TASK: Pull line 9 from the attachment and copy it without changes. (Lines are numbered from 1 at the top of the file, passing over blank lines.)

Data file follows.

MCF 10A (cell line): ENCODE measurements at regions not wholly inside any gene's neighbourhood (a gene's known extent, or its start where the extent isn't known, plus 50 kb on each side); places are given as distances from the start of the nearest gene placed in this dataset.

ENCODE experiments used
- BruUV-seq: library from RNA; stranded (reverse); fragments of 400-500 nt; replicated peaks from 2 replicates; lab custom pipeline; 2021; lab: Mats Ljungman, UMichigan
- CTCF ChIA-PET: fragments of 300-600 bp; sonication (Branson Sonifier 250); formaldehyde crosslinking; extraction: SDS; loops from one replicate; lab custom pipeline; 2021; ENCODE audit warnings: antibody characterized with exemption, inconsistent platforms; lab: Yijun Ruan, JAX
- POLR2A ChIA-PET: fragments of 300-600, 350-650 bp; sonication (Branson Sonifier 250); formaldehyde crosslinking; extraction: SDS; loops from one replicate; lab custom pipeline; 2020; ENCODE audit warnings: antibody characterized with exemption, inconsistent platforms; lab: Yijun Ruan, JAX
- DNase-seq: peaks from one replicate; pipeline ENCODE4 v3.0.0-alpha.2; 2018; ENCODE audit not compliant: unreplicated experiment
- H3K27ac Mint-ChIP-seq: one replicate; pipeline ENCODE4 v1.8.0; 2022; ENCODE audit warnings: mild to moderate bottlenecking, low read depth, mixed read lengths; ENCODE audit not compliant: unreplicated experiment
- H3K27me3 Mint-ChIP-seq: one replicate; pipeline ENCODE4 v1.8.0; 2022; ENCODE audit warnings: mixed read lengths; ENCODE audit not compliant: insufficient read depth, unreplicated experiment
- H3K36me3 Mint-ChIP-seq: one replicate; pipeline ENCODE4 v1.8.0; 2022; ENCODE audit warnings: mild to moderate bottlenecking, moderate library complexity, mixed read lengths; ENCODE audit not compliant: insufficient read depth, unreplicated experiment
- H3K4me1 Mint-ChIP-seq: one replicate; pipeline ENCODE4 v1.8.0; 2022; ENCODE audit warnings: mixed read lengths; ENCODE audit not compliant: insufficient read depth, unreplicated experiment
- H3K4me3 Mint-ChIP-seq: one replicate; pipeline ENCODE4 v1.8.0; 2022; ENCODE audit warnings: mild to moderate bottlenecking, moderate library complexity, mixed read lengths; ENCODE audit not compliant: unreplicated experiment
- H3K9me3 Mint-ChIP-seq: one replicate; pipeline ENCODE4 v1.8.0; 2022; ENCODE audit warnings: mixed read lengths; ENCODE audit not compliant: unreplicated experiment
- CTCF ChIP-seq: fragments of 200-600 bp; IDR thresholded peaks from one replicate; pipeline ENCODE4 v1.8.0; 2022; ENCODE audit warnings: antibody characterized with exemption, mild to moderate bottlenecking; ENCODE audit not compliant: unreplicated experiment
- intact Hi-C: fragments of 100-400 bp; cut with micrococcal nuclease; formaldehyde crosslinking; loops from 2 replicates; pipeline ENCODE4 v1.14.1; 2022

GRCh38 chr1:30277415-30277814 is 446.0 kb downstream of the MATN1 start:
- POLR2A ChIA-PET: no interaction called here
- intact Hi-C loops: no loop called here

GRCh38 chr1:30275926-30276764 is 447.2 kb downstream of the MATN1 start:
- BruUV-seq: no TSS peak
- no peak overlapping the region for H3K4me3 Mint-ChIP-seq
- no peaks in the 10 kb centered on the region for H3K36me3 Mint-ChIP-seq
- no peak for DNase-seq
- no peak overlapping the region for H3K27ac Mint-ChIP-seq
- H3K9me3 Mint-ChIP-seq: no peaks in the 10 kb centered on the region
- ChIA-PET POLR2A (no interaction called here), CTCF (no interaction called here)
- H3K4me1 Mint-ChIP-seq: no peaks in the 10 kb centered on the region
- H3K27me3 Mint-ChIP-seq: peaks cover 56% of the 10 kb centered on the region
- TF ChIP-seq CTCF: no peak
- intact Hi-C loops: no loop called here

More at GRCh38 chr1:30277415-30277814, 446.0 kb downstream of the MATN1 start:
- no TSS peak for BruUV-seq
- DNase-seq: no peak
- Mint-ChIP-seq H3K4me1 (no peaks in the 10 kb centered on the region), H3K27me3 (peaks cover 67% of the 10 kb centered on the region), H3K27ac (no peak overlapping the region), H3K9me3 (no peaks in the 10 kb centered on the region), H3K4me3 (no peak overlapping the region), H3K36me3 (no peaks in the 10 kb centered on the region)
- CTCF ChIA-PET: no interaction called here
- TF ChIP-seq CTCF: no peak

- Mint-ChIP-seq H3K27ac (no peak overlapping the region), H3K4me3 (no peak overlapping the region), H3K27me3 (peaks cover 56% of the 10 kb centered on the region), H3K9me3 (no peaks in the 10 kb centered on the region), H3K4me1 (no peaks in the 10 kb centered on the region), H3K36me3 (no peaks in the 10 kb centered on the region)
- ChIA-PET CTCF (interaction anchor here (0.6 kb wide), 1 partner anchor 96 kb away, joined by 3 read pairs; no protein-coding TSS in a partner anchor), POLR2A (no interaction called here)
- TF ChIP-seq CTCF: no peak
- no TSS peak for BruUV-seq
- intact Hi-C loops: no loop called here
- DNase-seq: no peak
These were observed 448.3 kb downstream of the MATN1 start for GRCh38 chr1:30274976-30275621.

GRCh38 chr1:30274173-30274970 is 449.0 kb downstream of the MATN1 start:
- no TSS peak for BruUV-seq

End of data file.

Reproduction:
- H3K36me3 Mint-ChIP-seq: one replicate; pipeline ENCODE4 v1.8.0; 2022; ENCODE audit warnings: mild to moderate bottlenecking, moderate library complexity, mixed read lengths; ENCODE audit not compliant: insufficient read depth, unreplicated experiment